The good news: I had survived my hardest day on the road since leaving Los Angeles, and today I was meeting up with my brother in Puebla to continue the drive to Playa del Carmen together from there. The bad news: I still had six hours of driving ahead of me to get from San Luis Potosí to Puebla, and I was starting to get anxious.
DAY 4: FROM SAN LUIS POTOSI TO VILLAHERMOSA, MEXICO
DISTANCE DRIVEN: 713 miles / 1,147 km
TOTAL DRIVE TIME: 14 hrs
LODGING: Fairfield Inn & Suites by Marriot
Av. Carlos Pellicer Camara #5202, Villahermosa, Tabasco
On my second day in Mexico, I was having a hard time finding an ATM en route. It took me about 30 minutes to cross San Luis Potosí on my way to Autopista 57S toward Querétaro, without a single bank or ATM at sight. So far I'd been lucky to find gas stations that took credit card payments but today I'd be taking toll roads and I needed cash to pay for that.
Thirty years ago, crossing through Querétaro added an hour of misery to our frequent family trips, with my dad on the wheel, going between Mexico City and family in Northern Mexico and Guadalajara. Today, I planned to take the new Autopista Arco Norte (M40D), a fast toll road that connects San Luis Potosí to Puebla,* completely bypassing both the city of Querétaro and humongous Mexico City, which can add 2 to 5 hours if not avoided. The highway transitions were fast and seamless, and the sparkling road was a joy to glide on. My only trouble continued being the absence of ATMs along the road. A couple of hours into the trip, I had already exhausted the few pesos and dollars I had on me. I was hungry and thirsty, and the most expensive of all toll booths, Arco Norte, was still ahead. This had me worried and mad at myself for assuming I could use my U.S. debit card everywhere and that there would be as many ATMs at my disposal as in the U.S. Not the case.
By the time I got to Puebla, I was famished and penniless. My brother came to my rescue agreeing to meet me at Los Cochinitos, a Mexican restaurant right at the entrance of Puebla, on the highway. I lost count of how many tacos I ate before we got back on the road, with him at the wheel from thereon.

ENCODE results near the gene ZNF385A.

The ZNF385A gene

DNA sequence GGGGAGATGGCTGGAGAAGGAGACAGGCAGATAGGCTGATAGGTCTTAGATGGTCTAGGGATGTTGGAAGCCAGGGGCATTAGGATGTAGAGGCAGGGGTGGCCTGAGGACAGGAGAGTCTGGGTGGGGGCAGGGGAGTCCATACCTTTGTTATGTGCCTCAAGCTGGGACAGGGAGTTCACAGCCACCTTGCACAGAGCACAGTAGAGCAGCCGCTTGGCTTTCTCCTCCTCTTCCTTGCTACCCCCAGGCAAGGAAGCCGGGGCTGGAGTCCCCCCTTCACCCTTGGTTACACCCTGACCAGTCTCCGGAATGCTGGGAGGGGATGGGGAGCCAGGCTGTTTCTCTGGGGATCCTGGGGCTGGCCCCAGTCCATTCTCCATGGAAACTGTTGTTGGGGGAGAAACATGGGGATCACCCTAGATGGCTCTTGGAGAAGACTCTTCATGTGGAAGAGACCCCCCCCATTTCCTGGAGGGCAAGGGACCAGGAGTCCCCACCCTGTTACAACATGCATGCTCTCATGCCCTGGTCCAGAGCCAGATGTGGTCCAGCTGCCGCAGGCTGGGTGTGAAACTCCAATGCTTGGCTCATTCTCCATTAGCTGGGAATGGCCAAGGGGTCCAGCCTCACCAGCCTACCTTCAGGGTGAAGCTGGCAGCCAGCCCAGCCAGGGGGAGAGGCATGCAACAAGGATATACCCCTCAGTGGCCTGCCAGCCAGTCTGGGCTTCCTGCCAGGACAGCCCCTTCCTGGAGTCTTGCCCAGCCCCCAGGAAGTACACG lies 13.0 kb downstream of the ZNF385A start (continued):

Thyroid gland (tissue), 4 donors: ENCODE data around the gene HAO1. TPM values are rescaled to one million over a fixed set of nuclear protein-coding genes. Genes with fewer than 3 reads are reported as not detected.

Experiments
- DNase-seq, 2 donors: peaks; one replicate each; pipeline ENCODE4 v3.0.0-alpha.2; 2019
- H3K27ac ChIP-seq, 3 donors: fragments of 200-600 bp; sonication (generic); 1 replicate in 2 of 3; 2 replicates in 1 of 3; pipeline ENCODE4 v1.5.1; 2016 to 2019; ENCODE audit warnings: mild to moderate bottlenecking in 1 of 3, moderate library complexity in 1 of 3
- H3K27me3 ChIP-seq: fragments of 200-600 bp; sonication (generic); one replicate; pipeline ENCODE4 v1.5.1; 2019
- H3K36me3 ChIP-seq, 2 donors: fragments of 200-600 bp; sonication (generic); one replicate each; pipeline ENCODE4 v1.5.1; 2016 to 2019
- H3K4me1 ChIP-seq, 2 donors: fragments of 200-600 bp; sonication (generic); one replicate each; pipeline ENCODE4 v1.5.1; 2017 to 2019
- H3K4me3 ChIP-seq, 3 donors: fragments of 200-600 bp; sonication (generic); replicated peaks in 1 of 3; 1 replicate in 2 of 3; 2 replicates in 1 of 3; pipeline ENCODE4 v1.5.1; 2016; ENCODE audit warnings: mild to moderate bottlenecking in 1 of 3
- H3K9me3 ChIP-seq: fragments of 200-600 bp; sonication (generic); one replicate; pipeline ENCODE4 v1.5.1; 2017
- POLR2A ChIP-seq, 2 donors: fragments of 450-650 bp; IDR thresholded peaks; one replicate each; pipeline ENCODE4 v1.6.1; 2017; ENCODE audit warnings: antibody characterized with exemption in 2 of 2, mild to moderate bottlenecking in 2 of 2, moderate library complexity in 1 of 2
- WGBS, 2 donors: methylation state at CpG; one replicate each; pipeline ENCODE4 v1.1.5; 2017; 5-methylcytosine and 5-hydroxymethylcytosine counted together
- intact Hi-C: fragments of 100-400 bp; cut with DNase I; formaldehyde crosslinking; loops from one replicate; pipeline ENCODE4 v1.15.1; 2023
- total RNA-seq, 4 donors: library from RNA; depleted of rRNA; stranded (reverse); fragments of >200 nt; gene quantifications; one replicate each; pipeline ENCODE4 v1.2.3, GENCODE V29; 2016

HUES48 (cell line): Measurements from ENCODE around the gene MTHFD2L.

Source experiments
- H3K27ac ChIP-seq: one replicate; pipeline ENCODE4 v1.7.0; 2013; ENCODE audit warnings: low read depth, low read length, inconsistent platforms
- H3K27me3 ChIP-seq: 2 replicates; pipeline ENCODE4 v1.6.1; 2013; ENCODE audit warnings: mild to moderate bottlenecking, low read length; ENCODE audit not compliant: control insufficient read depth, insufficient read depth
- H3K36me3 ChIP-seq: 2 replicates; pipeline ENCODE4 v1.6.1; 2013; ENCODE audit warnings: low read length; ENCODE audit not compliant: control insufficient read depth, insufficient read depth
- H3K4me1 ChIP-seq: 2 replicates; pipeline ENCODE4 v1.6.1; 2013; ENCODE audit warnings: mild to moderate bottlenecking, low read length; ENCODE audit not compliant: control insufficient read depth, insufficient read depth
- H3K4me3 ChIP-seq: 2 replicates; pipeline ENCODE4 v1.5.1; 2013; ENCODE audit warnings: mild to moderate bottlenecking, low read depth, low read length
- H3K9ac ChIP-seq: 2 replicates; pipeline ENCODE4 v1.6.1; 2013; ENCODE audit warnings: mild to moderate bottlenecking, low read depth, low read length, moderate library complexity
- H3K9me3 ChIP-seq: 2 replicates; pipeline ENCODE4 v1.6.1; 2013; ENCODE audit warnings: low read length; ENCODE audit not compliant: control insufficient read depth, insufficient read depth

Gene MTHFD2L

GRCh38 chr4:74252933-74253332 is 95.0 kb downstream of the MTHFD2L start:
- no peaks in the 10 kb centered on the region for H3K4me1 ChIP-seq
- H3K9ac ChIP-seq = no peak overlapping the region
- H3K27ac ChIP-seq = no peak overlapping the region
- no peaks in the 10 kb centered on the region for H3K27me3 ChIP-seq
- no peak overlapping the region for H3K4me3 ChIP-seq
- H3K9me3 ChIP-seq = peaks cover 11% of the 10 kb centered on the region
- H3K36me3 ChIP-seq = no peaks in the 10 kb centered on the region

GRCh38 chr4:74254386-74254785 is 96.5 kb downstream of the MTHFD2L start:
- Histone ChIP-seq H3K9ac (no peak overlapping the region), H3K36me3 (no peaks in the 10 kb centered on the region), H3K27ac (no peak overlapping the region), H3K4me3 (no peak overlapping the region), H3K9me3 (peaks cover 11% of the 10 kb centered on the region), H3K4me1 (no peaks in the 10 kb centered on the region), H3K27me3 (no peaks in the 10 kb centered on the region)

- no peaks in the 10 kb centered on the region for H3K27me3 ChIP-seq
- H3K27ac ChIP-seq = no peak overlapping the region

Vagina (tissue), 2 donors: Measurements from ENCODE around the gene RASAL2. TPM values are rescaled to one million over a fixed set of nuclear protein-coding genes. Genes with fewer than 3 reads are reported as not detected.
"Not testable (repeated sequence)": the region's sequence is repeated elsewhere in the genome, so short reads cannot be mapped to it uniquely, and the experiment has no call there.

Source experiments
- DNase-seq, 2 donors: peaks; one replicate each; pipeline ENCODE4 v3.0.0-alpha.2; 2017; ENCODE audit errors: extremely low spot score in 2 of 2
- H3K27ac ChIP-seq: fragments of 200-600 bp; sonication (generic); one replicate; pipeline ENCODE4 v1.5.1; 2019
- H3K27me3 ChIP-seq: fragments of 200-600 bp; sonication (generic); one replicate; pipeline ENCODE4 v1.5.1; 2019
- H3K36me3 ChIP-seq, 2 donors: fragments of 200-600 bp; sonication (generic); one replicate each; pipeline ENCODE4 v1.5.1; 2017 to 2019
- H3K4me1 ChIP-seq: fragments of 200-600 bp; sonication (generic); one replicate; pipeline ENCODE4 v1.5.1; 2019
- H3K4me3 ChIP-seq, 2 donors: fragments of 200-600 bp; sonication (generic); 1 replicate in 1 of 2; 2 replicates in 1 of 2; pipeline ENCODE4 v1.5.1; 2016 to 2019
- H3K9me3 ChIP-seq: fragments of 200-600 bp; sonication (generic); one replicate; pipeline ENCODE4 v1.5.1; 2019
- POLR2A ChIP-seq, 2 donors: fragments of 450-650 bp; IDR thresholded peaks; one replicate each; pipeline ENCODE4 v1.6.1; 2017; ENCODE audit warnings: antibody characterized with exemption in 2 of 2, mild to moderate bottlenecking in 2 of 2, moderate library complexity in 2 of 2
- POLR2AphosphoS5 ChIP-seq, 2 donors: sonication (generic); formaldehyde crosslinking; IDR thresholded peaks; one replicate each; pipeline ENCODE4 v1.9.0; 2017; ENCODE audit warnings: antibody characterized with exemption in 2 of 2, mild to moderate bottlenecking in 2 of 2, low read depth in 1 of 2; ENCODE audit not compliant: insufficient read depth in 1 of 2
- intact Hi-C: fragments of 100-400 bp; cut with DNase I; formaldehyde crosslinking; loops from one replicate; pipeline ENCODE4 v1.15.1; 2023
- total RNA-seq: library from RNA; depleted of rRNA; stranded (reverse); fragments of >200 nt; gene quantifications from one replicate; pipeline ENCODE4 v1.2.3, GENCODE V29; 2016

From Puebla to Villahermosa
It was such a relief to meet with my brother at that point in our journey. I had never been on the road on my own for more than a straight day and although faithful Rudy had been a great travel buddy so far, I was starting to miss human interaction.
We got delayed on our way out of Puebla by almost three hours. First, we had to reorganize some of the cargo -- including the child seat that Rudy had been chilling on this whole time -- to accommodate the extra passenger. Then we were stuck trying to leave the city due to unexpected highway maintenance work. It was almost dark by the time we got moving again. The rain started pouring down on us soon after, followed by a dense fog that followed us through the state of Veracruz.
My brother kept going all the way to Villahermosa, Tabasco, an 8-hour drive that he somehow managed to do it in less. We checked into our hotel past midnight, drained and exhausted.
*From San Luis Potosí, take Autopista 57S toward Querétaro; connect with Autopista 57D toward Mexico City; take Mexico 45 to connect with M40D all the way to Autopista 150D to Puebla.
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